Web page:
Players Happiest To Be Released
Mitch Williams was cut by the Astros in May, and Jack Morris was axed by the Indians in August, but both pitchers were paid their entire season's salary—$2.5 million and $350,000 plus incentives, respectively. Had they stuck with their teams until the strike, they would have missed three paychecks like everyone else.
Managers Most Affected By the Strike
The Royals" Hal McRae, whose team (64-51) was four games behind the White Sox in the American League Central race when the players walked out, lost the chance to save his job with a run at Chicago in September and was fired last Thursday. On the other hand, the manager helped most by the strike was the Rangers' Kevin Kennedy, whose club had lost six straight leading up to the strike and was on the verge of coughing up its lead in the American League West. Had Texas (52-62) played on and blown its chance of winning that pathetic division, he probably would have been canned too. As it was, Ranger general manager Tom Grieve got the boot last Friday.
Player Who Benefited Most from a Short Season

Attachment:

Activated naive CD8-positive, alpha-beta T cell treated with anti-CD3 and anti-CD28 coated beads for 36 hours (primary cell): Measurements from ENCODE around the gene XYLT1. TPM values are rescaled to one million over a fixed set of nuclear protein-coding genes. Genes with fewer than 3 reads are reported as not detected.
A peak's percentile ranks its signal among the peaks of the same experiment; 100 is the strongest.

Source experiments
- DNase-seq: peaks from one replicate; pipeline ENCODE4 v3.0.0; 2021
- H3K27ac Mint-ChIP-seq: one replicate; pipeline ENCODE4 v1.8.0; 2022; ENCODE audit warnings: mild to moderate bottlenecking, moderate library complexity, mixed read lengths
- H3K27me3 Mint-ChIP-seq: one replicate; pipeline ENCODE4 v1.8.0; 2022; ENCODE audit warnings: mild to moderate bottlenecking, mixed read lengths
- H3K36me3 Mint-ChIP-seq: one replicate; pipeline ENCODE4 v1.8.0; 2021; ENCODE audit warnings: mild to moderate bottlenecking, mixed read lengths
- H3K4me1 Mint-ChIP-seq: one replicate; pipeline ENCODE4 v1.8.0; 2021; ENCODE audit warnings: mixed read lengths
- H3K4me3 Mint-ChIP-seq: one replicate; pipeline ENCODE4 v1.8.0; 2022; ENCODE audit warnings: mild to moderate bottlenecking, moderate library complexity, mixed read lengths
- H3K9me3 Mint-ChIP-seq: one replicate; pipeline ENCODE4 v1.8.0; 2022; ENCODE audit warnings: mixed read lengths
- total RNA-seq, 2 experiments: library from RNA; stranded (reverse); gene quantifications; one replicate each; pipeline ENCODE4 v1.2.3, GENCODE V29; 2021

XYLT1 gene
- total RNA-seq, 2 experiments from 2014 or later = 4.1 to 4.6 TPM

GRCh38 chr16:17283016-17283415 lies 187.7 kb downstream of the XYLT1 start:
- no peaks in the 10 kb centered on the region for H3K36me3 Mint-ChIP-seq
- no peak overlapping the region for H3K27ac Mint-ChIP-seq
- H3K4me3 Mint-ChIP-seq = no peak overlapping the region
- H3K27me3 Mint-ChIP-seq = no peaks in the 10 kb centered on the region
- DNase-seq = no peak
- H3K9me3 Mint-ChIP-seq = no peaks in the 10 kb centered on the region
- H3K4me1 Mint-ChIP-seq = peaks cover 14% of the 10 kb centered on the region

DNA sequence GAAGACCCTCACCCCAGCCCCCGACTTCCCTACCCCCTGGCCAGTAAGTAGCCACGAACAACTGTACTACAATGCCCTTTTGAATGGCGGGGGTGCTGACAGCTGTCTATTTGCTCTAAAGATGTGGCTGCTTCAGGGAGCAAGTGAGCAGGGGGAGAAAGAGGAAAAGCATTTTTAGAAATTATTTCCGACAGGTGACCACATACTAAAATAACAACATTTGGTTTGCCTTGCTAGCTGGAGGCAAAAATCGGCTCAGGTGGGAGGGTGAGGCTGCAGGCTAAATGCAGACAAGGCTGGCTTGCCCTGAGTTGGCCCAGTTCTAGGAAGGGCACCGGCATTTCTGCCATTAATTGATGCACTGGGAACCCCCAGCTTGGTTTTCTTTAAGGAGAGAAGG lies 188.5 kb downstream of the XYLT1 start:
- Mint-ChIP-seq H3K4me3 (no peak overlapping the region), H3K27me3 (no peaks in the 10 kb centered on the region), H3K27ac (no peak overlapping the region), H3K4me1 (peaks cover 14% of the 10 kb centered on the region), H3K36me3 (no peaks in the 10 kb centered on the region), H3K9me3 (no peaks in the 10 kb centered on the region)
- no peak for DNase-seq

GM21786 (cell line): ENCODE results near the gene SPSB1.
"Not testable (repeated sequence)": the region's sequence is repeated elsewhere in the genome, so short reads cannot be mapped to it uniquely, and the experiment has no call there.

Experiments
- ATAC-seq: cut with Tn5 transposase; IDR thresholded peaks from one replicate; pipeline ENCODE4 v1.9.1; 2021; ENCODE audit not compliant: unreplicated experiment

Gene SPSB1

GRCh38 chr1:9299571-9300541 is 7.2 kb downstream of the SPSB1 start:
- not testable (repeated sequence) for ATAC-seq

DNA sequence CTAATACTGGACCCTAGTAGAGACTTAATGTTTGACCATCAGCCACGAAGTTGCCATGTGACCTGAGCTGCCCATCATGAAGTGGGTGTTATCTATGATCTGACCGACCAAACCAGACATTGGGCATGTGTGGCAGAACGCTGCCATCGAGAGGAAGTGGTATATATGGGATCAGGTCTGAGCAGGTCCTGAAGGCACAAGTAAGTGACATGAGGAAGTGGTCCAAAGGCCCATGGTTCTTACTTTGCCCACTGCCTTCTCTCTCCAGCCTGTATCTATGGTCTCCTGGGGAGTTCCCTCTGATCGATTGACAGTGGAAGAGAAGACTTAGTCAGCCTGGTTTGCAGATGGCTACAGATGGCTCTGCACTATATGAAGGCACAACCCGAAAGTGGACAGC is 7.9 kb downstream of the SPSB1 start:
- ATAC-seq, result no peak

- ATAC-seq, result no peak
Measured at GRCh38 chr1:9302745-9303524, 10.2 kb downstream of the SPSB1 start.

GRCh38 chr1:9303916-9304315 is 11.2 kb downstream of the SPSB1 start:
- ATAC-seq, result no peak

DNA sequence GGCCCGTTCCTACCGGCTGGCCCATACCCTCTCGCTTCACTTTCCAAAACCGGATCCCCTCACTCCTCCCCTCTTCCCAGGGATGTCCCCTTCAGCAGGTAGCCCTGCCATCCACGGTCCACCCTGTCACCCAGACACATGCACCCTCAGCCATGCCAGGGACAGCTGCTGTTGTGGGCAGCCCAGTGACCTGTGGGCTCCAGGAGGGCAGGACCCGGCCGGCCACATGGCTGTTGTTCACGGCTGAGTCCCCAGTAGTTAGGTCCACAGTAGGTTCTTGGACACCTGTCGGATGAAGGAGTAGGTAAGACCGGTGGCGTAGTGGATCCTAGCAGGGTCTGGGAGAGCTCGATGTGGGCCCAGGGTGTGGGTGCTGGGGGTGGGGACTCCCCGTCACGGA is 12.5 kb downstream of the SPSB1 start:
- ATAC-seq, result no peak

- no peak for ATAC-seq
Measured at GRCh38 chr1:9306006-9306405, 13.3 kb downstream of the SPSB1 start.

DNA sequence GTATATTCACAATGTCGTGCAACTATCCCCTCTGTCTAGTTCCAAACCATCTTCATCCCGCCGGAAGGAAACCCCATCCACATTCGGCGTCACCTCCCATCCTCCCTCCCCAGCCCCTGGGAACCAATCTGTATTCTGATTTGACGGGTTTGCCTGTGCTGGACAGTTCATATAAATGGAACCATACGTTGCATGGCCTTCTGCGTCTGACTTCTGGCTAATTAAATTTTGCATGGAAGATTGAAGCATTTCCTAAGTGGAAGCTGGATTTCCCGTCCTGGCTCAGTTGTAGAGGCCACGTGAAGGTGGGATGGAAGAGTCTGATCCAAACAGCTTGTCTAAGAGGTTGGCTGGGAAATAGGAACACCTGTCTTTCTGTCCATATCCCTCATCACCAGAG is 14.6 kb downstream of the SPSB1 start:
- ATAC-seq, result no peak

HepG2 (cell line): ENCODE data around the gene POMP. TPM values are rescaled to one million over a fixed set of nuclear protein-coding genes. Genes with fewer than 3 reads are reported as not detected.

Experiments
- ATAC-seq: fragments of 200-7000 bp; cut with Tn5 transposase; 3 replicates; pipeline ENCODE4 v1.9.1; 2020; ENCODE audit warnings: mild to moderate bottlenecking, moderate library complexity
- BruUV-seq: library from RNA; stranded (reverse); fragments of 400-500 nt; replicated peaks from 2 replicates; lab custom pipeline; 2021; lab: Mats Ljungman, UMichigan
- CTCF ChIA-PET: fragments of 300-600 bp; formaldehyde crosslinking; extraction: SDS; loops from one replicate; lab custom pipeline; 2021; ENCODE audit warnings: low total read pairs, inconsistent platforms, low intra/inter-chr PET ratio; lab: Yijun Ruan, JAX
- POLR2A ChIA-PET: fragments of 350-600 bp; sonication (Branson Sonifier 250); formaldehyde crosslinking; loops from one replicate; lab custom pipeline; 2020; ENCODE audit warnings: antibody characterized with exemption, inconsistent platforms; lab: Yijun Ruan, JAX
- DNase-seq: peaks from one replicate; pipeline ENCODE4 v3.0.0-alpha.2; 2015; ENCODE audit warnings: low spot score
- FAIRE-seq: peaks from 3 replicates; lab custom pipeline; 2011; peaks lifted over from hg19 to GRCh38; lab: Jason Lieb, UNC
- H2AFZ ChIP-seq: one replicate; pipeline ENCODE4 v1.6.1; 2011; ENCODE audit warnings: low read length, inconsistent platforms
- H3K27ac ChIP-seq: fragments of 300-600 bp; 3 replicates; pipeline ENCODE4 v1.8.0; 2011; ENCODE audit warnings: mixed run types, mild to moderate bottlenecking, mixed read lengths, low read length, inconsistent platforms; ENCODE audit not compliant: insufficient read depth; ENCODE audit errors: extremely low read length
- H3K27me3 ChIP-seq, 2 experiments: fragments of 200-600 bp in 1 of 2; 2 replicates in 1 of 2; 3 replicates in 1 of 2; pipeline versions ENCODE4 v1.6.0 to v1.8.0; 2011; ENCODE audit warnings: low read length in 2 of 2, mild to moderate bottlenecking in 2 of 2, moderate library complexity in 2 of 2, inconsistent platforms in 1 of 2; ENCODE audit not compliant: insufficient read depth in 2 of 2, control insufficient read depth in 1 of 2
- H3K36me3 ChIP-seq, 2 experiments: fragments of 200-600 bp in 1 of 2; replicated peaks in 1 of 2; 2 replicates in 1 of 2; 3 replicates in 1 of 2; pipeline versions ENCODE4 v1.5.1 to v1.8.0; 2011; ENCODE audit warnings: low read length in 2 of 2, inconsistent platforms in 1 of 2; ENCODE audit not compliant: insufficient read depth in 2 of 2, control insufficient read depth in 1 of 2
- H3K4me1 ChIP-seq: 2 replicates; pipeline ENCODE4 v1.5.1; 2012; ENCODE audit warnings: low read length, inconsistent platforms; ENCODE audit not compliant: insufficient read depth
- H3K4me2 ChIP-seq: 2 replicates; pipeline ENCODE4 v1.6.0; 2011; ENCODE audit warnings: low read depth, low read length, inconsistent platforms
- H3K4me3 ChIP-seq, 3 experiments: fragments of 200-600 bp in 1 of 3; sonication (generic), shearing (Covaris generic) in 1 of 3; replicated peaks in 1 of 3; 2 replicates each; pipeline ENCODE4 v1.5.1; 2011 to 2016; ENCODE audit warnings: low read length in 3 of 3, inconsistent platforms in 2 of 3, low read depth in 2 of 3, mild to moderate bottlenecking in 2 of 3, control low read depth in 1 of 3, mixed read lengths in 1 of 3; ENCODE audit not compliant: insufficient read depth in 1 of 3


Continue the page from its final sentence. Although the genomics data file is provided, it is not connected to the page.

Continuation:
Twin pitcher Jim Deshaies had a 7.39 ERA and was on pace to pitch at least 162 innings, the minimum needed to qualify for the ERA title. Les Sweetland, who had a 7.71 ERA in 1930, is the only pitcher ever to have a higher ERA over 162 innings or more.
Player with the Worst Negotiating Skills
Ranger pitcher and team player representative Kevin Brown was so obnoxious in meetings with the owners that he may have cost himself a bundle on the free-agent market. One American League executive said his team was interested in Brown—until the pitcher yelled at a couple of owners. Brown's value on the open market also wasn't helped by the fact that the opposition batted .314 against him this year.
Best Slogan of the Year
Major League Baseball: No Balls and a Strike.